Leaving a vehicle unattended, and idling to warm up, is an invitation for thieves. - Photo via unsplash.com/Matt Boitor

Leaving a vehicle unattended, and idling to warm up, is an invitation for thieves.

In 2019 alone, some 84,131 stolen vehicles — or 11% of all vehicle thefts nationwide — were due to the fact that the driver left the keys in the vehicle, according to the National Insurance Crime Bureau (NICB).

Sometimes it happens when a motorist makes a quick run into a store or gas station. However, many times an unattended vehicle is left running in the winter — keys clearly in view to passersby — because the driver is simply warming it up.

Known as “puffing,” the practice is one thieves are familiar with and ready to capitalize on.

As the vehicle’s exhaust runs, it will actually emit puffs of steam when warming up, making it an easy target for thieves to spot. With no one around to stop them, and the key already in the ignition, criminals only need to hop in and drive off.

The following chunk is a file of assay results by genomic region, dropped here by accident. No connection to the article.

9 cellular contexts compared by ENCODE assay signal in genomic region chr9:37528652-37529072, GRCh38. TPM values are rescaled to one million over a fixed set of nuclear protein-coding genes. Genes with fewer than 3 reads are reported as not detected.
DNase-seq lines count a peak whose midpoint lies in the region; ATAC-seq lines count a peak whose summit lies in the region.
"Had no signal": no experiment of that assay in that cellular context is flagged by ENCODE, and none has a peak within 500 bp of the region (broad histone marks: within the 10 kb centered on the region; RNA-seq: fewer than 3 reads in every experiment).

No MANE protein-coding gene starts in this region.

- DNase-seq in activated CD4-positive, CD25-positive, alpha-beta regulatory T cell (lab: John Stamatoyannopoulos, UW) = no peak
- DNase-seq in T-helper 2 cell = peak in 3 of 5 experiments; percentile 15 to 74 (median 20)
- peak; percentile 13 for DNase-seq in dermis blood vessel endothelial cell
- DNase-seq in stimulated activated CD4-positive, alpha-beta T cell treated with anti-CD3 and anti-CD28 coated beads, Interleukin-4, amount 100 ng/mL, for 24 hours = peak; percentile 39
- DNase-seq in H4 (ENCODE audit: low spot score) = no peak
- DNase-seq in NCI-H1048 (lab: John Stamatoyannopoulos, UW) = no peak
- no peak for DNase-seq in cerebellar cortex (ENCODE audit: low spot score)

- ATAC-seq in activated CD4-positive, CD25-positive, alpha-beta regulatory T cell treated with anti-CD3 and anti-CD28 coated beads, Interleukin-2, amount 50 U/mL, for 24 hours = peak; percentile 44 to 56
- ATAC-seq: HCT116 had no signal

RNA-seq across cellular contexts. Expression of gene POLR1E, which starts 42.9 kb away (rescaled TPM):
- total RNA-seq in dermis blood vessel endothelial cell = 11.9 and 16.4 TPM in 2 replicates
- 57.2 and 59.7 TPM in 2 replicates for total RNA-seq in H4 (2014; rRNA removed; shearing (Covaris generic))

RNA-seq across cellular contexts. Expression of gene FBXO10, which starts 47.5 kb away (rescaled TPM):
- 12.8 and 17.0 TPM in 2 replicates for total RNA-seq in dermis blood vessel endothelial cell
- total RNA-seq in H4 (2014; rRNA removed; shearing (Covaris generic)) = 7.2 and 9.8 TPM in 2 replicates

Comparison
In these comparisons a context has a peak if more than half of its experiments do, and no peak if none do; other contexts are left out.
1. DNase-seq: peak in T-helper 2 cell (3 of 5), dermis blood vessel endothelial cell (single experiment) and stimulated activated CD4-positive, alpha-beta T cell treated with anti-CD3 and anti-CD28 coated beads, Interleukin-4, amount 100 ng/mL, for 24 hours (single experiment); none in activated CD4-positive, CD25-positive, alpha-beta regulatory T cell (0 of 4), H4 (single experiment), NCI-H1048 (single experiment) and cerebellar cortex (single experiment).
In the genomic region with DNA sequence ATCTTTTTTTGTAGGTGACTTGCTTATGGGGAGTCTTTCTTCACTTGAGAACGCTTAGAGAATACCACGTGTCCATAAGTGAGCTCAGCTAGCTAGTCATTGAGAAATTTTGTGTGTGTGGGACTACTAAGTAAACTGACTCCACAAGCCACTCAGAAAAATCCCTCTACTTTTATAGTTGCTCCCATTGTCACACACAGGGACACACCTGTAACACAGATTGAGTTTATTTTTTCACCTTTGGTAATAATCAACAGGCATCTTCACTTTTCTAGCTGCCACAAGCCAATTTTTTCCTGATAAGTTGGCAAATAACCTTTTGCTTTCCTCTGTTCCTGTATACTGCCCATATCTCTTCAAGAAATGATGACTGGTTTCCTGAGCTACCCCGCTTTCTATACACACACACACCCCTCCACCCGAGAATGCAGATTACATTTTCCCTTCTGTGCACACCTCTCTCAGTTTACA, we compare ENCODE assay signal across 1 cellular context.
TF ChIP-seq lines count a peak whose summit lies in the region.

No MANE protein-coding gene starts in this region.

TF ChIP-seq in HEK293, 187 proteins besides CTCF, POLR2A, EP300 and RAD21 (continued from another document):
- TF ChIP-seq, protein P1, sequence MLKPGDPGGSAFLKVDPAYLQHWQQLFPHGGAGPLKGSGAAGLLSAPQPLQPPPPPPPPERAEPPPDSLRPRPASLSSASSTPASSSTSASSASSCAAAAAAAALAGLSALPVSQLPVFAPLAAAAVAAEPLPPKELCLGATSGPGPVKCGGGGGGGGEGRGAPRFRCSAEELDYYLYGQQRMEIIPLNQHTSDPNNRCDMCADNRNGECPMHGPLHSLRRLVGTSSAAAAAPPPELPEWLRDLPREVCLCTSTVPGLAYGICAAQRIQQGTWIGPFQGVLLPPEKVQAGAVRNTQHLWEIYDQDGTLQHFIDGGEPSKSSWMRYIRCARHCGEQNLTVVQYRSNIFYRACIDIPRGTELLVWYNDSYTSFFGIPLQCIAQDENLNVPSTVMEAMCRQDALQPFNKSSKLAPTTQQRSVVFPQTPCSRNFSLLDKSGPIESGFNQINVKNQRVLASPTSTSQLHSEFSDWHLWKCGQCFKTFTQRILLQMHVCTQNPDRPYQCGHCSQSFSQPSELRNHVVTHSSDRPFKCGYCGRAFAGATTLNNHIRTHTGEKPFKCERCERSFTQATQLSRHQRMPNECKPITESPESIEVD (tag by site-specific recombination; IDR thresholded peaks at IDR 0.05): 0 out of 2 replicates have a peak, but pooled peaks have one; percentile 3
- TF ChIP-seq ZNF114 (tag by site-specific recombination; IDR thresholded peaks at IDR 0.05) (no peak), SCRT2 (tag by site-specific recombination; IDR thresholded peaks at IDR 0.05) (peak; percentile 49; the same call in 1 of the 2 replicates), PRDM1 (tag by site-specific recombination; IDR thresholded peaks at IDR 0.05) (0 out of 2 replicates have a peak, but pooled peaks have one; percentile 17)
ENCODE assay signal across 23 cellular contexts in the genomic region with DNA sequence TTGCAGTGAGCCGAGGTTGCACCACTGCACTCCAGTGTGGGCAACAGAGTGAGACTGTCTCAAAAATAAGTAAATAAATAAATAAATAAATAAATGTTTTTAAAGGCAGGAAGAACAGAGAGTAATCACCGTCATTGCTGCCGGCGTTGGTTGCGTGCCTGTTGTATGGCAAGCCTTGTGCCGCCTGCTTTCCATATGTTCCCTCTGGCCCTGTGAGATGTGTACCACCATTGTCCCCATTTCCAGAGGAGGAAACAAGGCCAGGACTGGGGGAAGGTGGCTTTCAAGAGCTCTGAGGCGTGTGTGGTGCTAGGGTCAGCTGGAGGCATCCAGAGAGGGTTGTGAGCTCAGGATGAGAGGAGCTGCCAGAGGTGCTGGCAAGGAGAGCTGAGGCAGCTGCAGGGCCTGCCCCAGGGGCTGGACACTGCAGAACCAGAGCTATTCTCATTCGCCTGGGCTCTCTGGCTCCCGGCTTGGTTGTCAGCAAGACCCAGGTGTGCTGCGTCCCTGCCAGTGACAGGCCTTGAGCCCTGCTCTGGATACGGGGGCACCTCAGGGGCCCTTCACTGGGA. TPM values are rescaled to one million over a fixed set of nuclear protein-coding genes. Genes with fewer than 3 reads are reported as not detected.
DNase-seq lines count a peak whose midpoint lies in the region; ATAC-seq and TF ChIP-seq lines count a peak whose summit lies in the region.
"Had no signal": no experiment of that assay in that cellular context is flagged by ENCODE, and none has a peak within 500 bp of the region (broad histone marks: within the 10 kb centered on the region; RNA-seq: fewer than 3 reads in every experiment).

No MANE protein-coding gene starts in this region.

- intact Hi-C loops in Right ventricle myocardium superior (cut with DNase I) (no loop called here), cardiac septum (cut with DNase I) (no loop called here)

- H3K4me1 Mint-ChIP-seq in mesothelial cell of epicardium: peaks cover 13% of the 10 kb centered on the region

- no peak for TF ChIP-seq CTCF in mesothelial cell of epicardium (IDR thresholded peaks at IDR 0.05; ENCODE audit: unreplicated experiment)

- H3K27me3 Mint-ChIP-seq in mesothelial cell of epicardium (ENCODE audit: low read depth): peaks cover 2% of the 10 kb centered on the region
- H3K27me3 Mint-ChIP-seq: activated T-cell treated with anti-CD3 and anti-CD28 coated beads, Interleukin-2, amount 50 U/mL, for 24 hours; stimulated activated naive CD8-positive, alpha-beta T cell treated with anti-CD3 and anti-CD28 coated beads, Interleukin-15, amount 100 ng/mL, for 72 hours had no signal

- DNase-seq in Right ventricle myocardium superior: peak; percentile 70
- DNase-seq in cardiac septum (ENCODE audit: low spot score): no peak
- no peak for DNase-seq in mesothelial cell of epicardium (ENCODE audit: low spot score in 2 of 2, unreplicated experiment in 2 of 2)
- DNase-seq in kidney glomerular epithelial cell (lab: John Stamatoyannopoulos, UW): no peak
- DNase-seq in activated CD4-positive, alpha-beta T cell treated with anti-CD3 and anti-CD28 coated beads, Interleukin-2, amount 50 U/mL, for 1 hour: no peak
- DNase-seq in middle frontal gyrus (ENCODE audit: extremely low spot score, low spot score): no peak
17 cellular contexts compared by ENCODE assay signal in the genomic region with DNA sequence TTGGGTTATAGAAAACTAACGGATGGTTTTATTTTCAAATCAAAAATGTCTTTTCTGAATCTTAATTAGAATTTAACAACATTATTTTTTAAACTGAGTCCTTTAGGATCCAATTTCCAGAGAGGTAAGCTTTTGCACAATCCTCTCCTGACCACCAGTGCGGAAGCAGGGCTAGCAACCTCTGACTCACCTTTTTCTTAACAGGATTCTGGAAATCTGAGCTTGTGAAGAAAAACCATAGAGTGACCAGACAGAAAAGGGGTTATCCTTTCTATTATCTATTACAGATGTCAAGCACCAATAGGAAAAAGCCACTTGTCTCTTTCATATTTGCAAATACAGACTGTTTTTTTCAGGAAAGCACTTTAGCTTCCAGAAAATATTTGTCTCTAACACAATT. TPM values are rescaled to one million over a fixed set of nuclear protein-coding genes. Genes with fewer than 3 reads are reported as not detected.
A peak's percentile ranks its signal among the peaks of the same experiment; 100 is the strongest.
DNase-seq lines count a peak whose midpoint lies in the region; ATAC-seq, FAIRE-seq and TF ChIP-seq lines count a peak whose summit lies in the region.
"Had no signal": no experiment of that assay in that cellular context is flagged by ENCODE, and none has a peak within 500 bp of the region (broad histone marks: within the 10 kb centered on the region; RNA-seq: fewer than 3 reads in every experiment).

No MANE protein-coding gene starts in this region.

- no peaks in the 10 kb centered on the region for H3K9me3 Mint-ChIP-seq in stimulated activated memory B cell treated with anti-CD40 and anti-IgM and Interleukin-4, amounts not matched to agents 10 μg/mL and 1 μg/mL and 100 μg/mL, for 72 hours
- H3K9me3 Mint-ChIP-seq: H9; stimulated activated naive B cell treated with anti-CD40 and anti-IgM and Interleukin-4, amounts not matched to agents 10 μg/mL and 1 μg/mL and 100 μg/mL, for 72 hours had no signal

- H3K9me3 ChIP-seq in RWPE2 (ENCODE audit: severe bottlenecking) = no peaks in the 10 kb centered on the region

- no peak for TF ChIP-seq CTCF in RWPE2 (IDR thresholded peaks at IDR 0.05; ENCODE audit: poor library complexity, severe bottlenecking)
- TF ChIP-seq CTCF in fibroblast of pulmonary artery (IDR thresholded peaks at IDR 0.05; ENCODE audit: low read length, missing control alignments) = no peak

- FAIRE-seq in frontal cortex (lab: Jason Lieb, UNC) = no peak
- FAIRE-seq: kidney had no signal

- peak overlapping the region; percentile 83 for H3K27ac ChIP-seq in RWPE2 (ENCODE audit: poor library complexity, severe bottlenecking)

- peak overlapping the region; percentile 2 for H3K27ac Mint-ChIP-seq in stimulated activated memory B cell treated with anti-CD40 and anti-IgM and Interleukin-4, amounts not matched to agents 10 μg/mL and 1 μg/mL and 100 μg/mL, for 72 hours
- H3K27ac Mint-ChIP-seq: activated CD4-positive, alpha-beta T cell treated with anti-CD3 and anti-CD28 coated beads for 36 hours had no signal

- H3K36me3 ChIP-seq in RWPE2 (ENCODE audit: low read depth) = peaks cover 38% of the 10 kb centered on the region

Not only is it dangerous to leave a vehicle unlocked, running, and with the key or fob inside, in some states and municipalities it’s illegal. Moreover, insurance may not cover the cost of a theft due to “puffing” because it was the owner who left the vehicle running.

As cold weather continues in many parts of the country, now is a good time for fleet operators to remind drivers to be vigilant and safeguard their vehicles at all times. Caution your drivers to never engage in “puffing” and to guard against making their vehicle a target of theft.

The NICB recommends several tips to prevent auto theft during the winter and throughout all seasons:

  • Never leave the vehicle idling and unattended to warm it up
  • Lock the vehicle, set the alarm and take all keys and fobs with you
  • Park in well-lit areas, ideally with security cameras
  • Take a picture of your registration on your cell phone and do not leave the registration in the vehicle.

Auto thefts continue to rise in the U.S. Overall, there were 880,595 vehicle thefts nationwide in 2020, about one stolen vehicle every 36 seconds, up from 794,019 in 2019, notes NICB. California had the most total thefts in 2020 with 187,094. Texas followed with 93,521, and Florida with 44,940. These three states alone accounted for 37% of all thefts nationally that year.

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